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Wildfire Toll Tops 1,500 Homes

Deaths Rise to 14 as Weary Crews Fight on 3 Advancing Fronts

October 28, 2003|Tracy Wilson, Stuart Pfeifer and Mitchell Landsberg | Times Staff Writers

Dry, shifting winds kept weary firefighters off balance Monday as the Southern California fires advanced along three major fronts, one of them pushing into the northwestern reaches of the city of Los Angeles.

By Monday night, the three-day toll stood at 14 dead, 1,518 homes destroyed and more than 500,000 acres burned.

Wind and visibility improved enough for air tankers to join the firefight, and tenacious crews beat back flames from the Ventura County city of Fillmore. By late Monday afternoon, weather forecasters said, a shift had begun toward cooler, moister conditions -- the best possible news for those whose homes lie in the paths of the fires.

But the 10 separate blazes stubbornly persisted, threatening more homes and lives in a broken arc from Ventura County east to San Bernardino County and south to Tijuana.

"This will be the most expensive fire in California history, both in loss of property and the cost of fighting it," Dallas Jones, director of the state Office of Emergency Services, said in a telephone news conference Monday. He said he could not yet estimate the extent of the loss.

For The Record
Los Angeles Times Friday October 31, 2003 Home Edition Main News Part A Page 2 National Desk 1 inches; 38 words Type of Material: Correction
Satellite image -- A satellite image of Southern California and its coast that ran in Tuesday's Section A with a map showing developments in Southland fires showed conditions on Sunday, not Monday, as text accompanying the map implied.

The most expensive fire in the state's history has been the Oakland Hills fire of October 1991, which had property losses estimated at $1.75 billion, a figure that would be considerably higher today because of rising property values. Three thousand homes were destroyed and 25 people died in that fire.

San Diego County has been hardest hit by the latest series of fires -- at least three under investigation as possible arson -- and lost dozens more homes Monday when flames jumped across Interstate 8 and rampaged through the Crest and Alpine communities in the mountains east of San Diego. Among the houses destroyed was that of Rep. Duncan Hunter (R-Alpine), who had been critical of Gov. Gray Davis for not responding aggressively enough to the fire.

Fire crews fought desperately to keep that fire from joining another and creating what one firefighter worried would be an "unstoppable hurricane of fire."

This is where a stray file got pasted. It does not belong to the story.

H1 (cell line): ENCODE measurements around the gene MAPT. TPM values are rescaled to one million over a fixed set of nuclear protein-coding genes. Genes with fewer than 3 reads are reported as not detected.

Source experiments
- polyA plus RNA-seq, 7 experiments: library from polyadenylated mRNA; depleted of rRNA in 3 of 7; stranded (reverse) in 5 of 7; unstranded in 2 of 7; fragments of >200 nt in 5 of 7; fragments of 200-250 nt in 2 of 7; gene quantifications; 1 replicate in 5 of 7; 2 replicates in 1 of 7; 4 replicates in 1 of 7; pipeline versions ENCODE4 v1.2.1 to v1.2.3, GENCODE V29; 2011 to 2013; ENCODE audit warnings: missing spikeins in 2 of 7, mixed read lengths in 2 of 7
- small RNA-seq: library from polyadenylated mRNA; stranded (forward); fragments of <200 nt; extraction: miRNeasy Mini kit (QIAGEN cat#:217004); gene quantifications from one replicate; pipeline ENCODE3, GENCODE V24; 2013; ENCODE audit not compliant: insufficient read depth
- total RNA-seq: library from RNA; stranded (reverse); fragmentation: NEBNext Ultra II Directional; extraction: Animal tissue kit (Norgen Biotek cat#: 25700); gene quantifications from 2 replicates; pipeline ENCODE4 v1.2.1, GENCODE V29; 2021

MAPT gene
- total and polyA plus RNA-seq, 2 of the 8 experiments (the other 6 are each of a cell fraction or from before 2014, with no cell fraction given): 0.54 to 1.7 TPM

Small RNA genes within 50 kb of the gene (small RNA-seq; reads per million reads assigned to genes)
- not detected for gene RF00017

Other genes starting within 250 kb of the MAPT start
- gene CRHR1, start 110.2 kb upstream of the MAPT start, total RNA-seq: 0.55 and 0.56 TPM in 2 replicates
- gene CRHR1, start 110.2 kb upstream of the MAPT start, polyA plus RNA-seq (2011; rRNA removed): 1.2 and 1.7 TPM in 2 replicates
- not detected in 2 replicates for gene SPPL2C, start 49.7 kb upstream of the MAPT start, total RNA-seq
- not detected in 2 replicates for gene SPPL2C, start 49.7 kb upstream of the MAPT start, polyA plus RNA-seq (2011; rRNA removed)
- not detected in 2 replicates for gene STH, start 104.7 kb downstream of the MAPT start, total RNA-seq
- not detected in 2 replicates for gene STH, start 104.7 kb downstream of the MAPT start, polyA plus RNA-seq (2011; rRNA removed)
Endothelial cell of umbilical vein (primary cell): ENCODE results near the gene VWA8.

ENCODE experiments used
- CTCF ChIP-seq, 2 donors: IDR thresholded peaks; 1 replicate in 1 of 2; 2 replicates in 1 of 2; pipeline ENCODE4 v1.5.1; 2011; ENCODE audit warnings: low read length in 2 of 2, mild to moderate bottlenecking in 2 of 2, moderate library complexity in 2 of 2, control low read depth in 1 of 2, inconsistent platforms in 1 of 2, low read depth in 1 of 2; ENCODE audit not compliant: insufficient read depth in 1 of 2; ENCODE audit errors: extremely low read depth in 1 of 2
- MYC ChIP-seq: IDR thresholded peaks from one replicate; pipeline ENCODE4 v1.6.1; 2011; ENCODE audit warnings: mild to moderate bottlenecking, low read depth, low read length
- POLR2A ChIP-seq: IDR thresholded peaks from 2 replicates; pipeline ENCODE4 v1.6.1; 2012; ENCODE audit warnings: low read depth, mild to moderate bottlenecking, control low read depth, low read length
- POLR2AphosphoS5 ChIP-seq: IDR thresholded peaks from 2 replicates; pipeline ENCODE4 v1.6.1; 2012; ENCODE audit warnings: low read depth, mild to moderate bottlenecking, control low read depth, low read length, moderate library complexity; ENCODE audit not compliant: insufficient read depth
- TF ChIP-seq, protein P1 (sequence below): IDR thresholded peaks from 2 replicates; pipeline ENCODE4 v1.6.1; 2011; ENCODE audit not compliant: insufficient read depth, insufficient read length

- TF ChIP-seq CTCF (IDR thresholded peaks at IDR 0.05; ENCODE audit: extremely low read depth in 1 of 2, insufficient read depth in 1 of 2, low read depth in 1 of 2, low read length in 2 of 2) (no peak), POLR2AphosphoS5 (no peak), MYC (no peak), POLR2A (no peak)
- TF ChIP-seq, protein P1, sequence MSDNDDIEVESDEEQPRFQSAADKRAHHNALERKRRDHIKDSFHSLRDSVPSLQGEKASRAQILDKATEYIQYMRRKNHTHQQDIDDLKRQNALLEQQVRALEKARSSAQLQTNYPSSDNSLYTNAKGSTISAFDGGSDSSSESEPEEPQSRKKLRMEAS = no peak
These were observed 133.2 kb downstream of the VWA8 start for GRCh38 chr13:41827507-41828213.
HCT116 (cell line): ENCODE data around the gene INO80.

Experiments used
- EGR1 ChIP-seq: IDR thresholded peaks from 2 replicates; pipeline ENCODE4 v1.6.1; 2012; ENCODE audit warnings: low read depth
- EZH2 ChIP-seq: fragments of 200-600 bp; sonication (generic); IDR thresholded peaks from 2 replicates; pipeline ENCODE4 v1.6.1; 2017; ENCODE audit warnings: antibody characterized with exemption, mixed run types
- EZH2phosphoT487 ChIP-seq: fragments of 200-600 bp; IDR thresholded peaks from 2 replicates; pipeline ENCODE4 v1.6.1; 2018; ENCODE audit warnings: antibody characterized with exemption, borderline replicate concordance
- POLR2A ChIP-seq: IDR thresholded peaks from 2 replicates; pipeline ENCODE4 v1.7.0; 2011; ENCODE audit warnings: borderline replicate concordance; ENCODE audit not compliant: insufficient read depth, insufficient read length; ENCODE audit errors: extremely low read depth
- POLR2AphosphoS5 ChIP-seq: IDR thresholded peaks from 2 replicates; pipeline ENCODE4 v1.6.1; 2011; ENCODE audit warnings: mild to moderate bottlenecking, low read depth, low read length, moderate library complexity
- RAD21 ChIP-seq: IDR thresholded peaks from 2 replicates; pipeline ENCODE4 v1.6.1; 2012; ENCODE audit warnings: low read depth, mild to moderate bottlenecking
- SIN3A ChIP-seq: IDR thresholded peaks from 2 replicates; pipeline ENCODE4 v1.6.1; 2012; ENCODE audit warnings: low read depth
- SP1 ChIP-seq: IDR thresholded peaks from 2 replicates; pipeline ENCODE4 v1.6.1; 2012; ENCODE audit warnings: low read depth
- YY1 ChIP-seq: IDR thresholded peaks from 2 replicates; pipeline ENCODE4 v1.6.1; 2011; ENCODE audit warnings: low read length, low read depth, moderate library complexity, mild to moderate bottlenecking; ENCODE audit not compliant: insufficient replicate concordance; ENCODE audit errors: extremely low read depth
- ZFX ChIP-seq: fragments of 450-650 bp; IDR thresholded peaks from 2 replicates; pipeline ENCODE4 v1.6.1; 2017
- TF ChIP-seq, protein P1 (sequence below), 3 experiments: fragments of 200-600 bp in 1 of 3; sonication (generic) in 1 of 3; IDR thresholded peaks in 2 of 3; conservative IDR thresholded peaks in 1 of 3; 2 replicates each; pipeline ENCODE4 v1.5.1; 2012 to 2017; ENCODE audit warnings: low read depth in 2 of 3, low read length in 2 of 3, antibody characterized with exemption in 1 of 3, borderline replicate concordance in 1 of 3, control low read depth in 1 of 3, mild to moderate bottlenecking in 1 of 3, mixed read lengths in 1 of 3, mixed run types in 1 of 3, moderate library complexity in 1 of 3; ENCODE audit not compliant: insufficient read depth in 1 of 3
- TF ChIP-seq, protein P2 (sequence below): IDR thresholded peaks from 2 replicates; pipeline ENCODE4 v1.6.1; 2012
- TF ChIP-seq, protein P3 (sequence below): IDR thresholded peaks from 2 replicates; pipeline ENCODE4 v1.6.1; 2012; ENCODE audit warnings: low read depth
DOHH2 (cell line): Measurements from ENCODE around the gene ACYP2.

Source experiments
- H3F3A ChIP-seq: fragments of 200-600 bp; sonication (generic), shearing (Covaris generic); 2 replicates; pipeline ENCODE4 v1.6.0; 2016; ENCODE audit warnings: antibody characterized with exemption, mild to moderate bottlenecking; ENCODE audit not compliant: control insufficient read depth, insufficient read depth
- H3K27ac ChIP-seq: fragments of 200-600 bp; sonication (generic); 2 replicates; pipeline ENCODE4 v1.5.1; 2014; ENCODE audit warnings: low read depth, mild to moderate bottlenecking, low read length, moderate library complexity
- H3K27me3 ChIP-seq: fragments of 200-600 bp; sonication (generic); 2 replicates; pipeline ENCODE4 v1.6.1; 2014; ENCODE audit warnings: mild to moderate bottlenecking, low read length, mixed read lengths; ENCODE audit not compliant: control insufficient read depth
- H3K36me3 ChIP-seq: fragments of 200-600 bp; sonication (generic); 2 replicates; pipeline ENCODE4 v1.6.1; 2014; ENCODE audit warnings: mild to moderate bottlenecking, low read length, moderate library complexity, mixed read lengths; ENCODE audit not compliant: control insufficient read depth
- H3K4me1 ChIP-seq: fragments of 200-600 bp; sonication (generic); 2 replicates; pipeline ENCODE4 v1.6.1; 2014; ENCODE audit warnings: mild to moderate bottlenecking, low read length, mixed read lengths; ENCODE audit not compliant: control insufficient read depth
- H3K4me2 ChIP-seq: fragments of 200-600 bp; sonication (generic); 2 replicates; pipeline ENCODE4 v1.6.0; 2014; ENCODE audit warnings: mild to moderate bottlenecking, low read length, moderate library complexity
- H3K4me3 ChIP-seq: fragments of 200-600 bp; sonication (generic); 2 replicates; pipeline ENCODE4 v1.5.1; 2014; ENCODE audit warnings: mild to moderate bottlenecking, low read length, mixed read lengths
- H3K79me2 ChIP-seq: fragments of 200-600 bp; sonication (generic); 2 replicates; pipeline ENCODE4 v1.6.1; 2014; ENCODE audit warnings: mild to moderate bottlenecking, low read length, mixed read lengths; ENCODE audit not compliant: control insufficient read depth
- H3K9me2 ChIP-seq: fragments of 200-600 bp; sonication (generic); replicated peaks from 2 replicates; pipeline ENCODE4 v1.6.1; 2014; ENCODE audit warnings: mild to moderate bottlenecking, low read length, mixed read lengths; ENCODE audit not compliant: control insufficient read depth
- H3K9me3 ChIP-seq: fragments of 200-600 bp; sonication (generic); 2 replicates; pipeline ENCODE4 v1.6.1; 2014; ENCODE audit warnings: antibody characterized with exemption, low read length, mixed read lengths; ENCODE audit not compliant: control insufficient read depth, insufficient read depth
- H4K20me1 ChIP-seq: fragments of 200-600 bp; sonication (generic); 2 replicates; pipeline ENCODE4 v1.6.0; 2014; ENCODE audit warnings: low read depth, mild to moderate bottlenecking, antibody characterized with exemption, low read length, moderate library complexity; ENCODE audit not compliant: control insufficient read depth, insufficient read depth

One fire crossed the Mexican border into Tijuana, and an unrelated fire destroyed 10 homes near Ensenada.

San Diego officials dramatically increased their damage accounts Monday after damage-assessment teams fanned out across the county to examine fire-ravaged neighborhoods.

By the end of the day, they had more than doubled their count of destroyed homes to more than 900, making these fires the most destructive in the county's history.

In the north, a blaze that began in Simi Valley crossed from Ventura County into Los Angeles County and advanced menacingly toward the foothill communities of Porter Ranch and Chatsworth.

In the San Bernardino Mountains, firefighters took a risky gambit by setting controlled burns south of Lake Arrowhead in a effort to halt the advance of a fire that threatened a string of resort communities home to more than 45,000 people.

President Bush declared a disaster area in the stricken region, opening the way for federal assistance to fire victims in Los Angeles, San Bernardino, San Diego and Ventura counties. "This is a devastating fire, and it's a dangerous fire," the president told reporters.

California's incoming and outgoing governors toured charred areas; both appeared sobered. "They say these are the most devastating fires that have happened in the last decade," Gov.-elect Arnold Schwarzenegger said during a visit to Simi Valley. "What the firefighters are doing here is extraordinary. This is why I'm out here visiting, to let them know what great heroes they are."

Davis, at Scripps Ranch in San Diego County, said he was reminded of scenes of devastation that he saw as a soldier in Vietnam.

The fires forced the closures of hundreds of schools and businesses. Hospitals reported a large number of people suffering breathing problems from the thick haze that hung over much of the region in a toxic blanket of grays, greens and yellows. Some areas were blanketed by a snow-like coating of ash.

Airports from Los Angeles to San Diego continued to experience delays that rippled across the nation's air system for a second day Monday as Federal Aviation Administration officials worked to bring a San Diego air traffic control center back in service by this morning.

Officials closed the radar control center, which routes traffic into and out of the region's airports, after it was threatened by fire Sunday.


Ventura, L.A. Counties

In Ventura County, fire crews battled on two fronts as the 90,000-acre Simi fire threatened exclusive canyon communities on the Los Angeles County line, and firefighters were credited with saving Fillmore from a 50,000-acre blaze that marched to the city limits.

No more homes were burned, authorities said, keeping at 30 the number of structures damaged or destroyed during the Simi fire, which began Friday night near Santa Clarita.

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